Environment, Economy Weigh on Bottled Water Sector

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Reuters

Environment, Economy Weigh on Bottled Water Sector

by
Emma Thomasson

Volunteers hand out bottles of drinking water at the Town Hall in Tewkesbury, central England, July 24, 2007. Nestle, the world's biggest bottler of water with brands like Perrier and Poland Spring, said last week the economic slowdown and environmental concerns were hurting sales in western Europe and North America. Organisations like conservation group WWF have campaigned against bottled water, saying resources are wasted in bottling and transporting water which may be no safer or healthier than tap water while selling for up to a thousand times the price.(REUTERS/Darren Staples)

ZURICH - The world's top sellers of bottled water are
trying to stop western consumers turning back to the tap by addressing
environmental issues and trumpeting health benefits, while expanding
aggressively in emerging markets.

Nestle, the world's biggest bottler of water with brands like
Perrier and Poland Spring, said last week the economic slowdown and
environmental concerns were hurting sales in western Europe and North
America.

PepsiCo saw double-digit declines in the third quarter in its water
brands, which include Propel and Aquafina, while Danone, with brands
like Evian and Volvic, said demand had contracted in France, Spain and
Britain.

Organisations like conservation group WWF have campaigned against
bottled water, saying resources are wasted in bottling and transporting
water which may be no safer or healthier than tap water while selling
for up to a thousand times the price.

"It is a problem area for the whole industry," said Sarasin analyst
Patrick Hasenboehler, citing downtrading risks as well as concerns over
transport, packaging and water sourcing.

"When you have clean water at home it's one of the easiest ways to
save money. For certain people it's become a bit trendy to drink tap
water rather than bottled water."

Nestle controls 19.2 percent of the world's bottled water market
followed by Coca-Cola on 9.4 percent, Danone on 8.0 percent and Pepsi
on 4.8 percent, according to a report by food and drink consultancy
Zenith International.

TAP VERSUS BOTTLE?

John Harris, Nestle Waters executive vice president, said last week
the firm had listened to environmental concerns, cutting energy used in
bottling and lobbying for more recycling.

"We fundamentally believe that we can address the sustainability
issues facing the brand and get growth going," he said, adding the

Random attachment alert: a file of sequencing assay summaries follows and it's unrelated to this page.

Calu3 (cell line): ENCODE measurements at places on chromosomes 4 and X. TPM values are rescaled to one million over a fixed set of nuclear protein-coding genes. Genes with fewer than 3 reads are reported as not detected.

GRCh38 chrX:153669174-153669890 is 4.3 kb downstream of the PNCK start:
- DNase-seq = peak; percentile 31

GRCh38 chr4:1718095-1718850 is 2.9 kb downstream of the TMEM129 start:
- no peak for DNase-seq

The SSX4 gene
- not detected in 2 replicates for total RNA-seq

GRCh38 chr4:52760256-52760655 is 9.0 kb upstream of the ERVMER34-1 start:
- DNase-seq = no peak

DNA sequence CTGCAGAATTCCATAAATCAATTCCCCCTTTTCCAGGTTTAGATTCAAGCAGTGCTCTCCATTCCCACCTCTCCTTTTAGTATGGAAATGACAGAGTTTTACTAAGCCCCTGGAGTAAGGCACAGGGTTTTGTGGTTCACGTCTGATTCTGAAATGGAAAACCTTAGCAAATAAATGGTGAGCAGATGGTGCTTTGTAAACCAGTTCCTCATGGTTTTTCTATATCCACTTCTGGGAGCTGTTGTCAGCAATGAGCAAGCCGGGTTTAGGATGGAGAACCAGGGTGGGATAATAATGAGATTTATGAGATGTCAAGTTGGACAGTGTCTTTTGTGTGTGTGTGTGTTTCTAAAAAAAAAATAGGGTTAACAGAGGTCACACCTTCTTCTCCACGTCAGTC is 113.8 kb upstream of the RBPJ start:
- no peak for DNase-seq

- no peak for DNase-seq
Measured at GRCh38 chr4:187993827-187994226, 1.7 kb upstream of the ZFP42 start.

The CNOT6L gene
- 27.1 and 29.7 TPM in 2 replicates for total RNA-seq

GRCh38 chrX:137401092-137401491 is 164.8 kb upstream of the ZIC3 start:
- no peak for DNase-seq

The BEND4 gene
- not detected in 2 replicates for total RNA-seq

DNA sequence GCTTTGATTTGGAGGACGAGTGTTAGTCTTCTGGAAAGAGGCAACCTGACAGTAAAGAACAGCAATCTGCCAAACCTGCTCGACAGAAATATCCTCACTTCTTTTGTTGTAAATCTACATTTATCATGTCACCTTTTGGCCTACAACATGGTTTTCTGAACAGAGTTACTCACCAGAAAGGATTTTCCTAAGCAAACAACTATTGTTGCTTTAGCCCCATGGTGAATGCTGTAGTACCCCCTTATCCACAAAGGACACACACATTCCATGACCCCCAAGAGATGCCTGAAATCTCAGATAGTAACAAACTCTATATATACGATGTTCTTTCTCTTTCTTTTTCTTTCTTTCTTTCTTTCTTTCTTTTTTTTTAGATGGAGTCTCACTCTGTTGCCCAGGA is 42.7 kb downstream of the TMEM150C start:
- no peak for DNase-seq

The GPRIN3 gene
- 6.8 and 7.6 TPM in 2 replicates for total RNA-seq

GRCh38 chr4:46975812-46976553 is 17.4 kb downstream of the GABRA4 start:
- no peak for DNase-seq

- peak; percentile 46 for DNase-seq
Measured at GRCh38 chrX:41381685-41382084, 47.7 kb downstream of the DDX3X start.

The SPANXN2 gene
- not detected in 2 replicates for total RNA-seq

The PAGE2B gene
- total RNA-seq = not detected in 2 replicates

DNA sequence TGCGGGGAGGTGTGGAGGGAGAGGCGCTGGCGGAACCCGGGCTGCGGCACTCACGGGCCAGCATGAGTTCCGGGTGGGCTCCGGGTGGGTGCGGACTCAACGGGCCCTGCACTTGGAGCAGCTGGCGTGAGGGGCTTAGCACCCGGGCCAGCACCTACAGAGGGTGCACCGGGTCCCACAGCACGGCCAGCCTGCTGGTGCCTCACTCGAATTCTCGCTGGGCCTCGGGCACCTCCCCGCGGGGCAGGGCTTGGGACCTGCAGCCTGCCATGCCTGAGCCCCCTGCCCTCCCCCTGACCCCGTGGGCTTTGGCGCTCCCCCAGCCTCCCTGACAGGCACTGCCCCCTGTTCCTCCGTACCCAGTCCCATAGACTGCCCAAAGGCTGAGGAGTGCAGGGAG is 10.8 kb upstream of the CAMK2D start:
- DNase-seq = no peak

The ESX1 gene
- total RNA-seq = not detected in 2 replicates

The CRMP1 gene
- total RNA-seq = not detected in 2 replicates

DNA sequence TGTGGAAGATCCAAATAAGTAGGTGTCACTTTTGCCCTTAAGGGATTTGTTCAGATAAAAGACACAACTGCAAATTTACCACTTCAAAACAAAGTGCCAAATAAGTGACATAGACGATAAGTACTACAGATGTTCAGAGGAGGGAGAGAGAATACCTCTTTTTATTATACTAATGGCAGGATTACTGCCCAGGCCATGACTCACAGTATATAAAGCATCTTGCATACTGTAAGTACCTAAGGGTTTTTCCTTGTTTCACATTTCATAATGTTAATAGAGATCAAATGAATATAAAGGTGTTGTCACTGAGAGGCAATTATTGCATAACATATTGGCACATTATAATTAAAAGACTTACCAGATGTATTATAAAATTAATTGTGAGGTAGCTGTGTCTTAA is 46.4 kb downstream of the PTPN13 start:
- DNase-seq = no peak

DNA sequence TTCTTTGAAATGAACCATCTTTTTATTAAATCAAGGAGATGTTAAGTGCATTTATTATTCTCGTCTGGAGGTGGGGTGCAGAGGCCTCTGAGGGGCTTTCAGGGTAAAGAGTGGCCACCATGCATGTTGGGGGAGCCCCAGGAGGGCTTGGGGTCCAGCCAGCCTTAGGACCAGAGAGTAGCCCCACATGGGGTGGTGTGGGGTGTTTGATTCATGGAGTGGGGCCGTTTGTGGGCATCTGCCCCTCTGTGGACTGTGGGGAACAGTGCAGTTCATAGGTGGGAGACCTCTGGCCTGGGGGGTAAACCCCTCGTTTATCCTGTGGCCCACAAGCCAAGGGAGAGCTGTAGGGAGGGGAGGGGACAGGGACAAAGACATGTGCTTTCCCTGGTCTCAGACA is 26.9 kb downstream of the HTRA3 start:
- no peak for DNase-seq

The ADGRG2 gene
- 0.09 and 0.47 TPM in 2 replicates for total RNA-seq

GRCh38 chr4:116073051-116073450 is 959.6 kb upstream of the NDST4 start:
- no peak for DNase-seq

amount of plastic used to bottle water has fallen by 22 percent since
2002.

Nestle is also promoting its bottled water as a healthy alternative
to soft drinks and other high-calorie beverages that Harris said make
up 21 percent of Americans' energy intake.

"Bottled water is not tap water. We have minerals and vitamins that
are unique to the local community and we want to sell that," he said.

Coca-Cola said in a sustainability report this week it was working
to make packaging lighter and was investing more than $80 million to
build six plastic bottle recycling plants:

"With our water brands, as with all our beverages, we are committed
to using resources responsibly, reducing our environmental footprint
and protecting natural resources."

Sarasin's Hasenboehler said premium mineral and spring water brands
-- like Nestle's San Pellegrino and Danone's Volvic -- would remain a
growth area, even in developed markets.

But lower-cost brands that purify local water sources like
Coca-Cola's Dasani and Pepsi's Aquafina -- launched to counter falling
soft drink sales due to health concerns -- could have a tougher time as
western consumers tighten their belts.

"It will not be so easy to promote these waters especially in Europe
and the United States," he said. "But it's more a problem for PepsiCo
and Coke compared to Nestle as they're more exposed to the U.S. market."

Zenith said global consumption rose 6 percent to 206 billion litres
in 2007, or 30.8 liters per person, with the United States the biggest
market, followed by China and Mexico.

THIRSTY WORLD

Gary Roethenbaugh, Zenith head of market intelligence, said he was
still upbeat for bottled water, predicting global consumption will rise
32 percent to 272 billion liters in 2012.

"Consumers want a refreshing, zero-calorie beverage and this
underpins the bottled water industry," he said, adding he saw strong
growth opportunities in "enhanced water," noting Pepsi and Coca-Cola
had recently bought brands with added vitamins.

He said flavoured and "functional" waters should make up a third of
value growth up to 2012, rising to almost 20 percent of market value
from about 14 percent in 2007.

Meanwhile, all the big players are trying to stake a claim to fast-growing markets in developing countries.

Danone said last week that Asia and Latin America still had good
growth in the third quarter, with sales particularly strong in
Indonesia, Mexico and Argentina.

Although developing markets account for only 10 percent of Nestle
water sales, the group said it had organic growth there above 20
percent in the first nine months and wants to further accelerate the
growth of its Pure Life brand, launched in 1998.

Dubbed "Perrier for the Poor" by one Swiss daily, Pure Life has
quickly become the world's top bottled water brand with sales up 16
percent in the first nine months.

"In the western world, we take tap water availability and quality
for granted. In other markets, bottled water is much more of a vital
lifeline," Zenith's Roethenbaugh said.

With additional reporting by Laura MacInnis; Editing by David Cowell

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